2 Different Methods For Cataract Removal

By: Jacksoneye
November 10th, 2015

LASIK at JacksonEyecataract removal is usually advised if the cataract formation is enough to cause a visual complaint. How is the cataract surgery performed?

The cataract surgery must only be performed by an ophthalmologist whose specialization is focused on the removal of cataracts. The surgeon uses a microscope, small instruments and other advanced technologies to conduct the surgery. Proper anesthesia plays a vital role in the removal of any cataract.

Topical anesthesia is used wherein the anesthesia takes the form of eye drops and placed on the affected eye. This type of anesthesia only eliminates the feeling of discomfort, but cannot prevent the eye from making any movement. The type of anesthesia that the eye surgeon will use depends on the method of cataract surgery he/she will choose as well as the overall condition of the patient’s eye.

An incision will be created in the affected eye to provide access for the removal of the cataract and allow the appropriate cataract lens implant to be put in place. Incisions can be done on two places of the eye, clear cornea or the sclera.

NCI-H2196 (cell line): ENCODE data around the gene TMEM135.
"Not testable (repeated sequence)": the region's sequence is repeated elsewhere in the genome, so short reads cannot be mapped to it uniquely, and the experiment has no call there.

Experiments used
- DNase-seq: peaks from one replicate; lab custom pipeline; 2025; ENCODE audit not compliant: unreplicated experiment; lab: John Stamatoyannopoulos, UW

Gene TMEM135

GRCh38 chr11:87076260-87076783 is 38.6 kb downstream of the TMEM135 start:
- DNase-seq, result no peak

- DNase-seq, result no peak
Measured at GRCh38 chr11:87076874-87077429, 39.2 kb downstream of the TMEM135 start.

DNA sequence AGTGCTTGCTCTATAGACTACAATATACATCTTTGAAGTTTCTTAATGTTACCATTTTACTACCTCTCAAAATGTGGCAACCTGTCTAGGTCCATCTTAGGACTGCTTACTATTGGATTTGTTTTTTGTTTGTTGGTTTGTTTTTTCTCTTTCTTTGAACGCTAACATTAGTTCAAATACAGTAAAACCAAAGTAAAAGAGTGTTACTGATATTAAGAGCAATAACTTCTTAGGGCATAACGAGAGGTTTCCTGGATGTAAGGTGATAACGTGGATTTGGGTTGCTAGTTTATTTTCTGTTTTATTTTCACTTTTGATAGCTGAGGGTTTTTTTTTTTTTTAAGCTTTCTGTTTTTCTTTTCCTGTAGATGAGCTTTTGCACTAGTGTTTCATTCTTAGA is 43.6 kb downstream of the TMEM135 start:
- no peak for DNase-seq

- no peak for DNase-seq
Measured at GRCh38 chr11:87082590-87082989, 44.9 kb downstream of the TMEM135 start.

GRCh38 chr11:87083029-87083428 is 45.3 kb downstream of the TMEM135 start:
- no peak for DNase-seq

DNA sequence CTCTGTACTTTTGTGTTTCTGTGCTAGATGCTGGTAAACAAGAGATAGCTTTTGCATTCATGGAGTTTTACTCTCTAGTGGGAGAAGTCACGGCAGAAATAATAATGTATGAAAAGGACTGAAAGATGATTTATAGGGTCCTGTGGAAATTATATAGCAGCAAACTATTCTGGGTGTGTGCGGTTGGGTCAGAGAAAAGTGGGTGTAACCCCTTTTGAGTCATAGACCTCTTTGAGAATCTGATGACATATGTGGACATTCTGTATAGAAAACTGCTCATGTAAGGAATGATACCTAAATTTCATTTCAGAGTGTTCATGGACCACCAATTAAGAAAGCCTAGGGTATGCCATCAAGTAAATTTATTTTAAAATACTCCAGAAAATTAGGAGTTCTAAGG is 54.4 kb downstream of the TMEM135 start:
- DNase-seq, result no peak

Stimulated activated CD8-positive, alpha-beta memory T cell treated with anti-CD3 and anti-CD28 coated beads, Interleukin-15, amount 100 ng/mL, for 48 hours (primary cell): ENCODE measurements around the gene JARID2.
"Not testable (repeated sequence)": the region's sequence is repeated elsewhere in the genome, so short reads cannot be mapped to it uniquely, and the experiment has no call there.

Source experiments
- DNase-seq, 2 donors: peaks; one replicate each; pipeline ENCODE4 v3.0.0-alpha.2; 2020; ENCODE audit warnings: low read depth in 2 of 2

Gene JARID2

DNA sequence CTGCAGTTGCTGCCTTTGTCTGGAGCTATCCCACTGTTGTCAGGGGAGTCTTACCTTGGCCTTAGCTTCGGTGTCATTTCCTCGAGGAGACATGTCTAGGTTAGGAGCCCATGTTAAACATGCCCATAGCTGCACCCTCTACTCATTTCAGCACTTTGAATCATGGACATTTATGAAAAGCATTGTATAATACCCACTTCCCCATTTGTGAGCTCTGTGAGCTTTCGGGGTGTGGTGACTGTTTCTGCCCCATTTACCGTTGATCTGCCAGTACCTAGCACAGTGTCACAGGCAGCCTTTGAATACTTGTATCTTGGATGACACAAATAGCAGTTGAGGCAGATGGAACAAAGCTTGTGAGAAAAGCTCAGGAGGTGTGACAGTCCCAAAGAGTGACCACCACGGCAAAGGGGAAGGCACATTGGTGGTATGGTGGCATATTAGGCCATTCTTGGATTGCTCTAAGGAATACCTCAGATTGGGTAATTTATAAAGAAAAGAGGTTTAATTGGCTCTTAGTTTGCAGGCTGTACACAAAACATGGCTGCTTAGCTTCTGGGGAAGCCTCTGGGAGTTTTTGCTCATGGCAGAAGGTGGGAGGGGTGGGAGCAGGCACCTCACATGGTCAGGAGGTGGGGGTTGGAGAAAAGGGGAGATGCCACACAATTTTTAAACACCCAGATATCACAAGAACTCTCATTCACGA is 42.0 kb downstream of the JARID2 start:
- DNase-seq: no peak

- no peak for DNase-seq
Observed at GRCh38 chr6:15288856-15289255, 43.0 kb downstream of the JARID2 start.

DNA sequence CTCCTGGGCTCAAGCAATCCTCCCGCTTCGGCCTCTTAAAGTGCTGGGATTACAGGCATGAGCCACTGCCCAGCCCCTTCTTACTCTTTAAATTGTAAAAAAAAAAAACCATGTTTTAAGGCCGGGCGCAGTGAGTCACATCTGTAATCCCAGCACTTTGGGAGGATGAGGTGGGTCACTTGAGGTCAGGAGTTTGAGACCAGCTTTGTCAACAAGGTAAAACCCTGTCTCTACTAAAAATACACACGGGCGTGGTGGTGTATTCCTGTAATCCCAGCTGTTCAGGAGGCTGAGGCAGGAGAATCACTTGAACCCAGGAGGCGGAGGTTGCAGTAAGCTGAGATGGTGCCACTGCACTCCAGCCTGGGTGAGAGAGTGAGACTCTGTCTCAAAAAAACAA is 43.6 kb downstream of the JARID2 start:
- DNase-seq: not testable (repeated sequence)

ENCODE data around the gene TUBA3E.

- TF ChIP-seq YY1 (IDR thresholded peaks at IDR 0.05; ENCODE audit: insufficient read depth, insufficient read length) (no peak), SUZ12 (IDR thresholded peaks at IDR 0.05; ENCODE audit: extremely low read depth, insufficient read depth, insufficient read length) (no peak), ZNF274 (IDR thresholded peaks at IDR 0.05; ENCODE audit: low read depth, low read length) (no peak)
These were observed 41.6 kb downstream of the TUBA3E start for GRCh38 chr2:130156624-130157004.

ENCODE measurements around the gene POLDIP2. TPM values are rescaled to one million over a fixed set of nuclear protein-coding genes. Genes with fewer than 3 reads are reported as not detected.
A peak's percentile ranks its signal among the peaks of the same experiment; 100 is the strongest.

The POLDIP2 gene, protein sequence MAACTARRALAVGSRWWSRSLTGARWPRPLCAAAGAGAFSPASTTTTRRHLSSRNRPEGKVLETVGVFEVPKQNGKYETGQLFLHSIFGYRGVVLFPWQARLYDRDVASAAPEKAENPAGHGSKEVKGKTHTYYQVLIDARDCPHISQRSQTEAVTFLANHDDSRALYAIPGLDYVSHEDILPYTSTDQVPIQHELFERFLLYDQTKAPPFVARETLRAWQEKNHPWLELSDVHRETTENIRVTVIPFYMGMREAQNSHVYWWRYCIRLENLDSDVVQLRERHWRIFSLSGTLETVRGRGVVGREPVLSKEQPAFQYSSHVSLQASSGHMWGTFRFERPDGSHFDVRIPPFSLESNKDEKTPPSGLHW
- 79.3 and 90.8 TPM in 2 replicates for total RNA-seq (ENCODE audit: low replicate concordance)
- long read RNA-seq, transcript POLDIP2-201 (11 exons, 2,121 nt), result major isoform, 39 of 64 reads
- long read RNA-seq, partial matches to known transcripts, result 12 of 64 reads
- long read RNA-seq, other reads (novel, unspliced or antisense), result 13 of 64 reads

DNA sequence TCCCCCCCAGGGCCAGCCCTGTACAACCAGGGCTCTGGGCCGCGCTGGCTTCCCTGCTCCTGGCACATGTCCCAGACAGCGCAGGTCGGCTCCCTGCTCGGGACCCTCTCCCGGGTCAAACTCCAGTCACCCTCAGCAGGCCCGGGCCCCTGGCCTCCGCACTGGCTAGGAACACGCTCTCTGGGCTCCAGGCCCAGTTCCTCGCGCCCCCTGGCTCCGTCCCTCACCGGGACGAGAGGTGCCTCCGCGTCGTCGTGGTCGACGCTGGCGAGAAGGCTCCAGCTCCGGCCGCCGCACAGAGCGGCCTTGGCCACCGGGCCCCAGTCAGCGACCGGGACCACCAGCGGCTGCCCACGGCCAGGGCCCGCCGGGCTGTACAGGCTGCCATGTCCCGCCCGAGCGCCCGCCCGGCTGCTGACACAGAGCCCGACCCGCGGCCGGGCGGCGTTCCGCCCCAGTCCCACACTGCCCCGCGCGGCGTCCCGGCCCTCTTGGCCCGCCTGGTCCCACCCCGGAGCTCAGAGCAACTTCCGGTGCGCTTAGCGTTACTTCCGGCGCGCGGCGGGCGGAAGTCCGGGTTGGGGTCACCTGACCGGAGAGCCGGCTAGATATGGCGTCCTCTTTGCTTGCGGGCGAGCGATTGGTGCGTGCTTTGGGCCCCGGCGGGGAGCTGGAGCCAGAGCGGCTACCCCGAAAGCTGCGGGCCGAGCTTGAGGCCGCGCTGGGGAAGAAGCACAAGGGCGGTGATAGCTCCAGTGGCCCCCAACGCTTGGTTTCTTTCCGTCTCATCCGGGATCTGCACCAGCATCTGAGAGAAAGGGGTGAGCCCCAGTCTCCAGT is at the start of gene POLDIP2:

The 2 Different Methods in Removing a Cataract

Extracapsular cataract extraction (ECCE)

This method needs a large incision around 10-12 mm in length in the white part of the eye (sclera) and then the surgeon takes away the hard central part of the cloudy lens in one piece. This method is usually reserved for the most advanced stage cataracts.

Phacoemulsification (Phaco method)

This method requires a smaller incision usually (3.2 – 2.2 mm or less) and done on the clear cornea or sclera. After the incision, the eye surgeon inserts a tiny device into the eye that produces ultrasonic waves to soften and break down the cloudy center of the lens and then suctioning process will take place.

Most eye surgeons prefer the phacoemulsification technique in performing a cataract eye surgery procedure because of the smaller incisions required. IOL implants are used to replace the natural lens which is removed in both methods of surgery.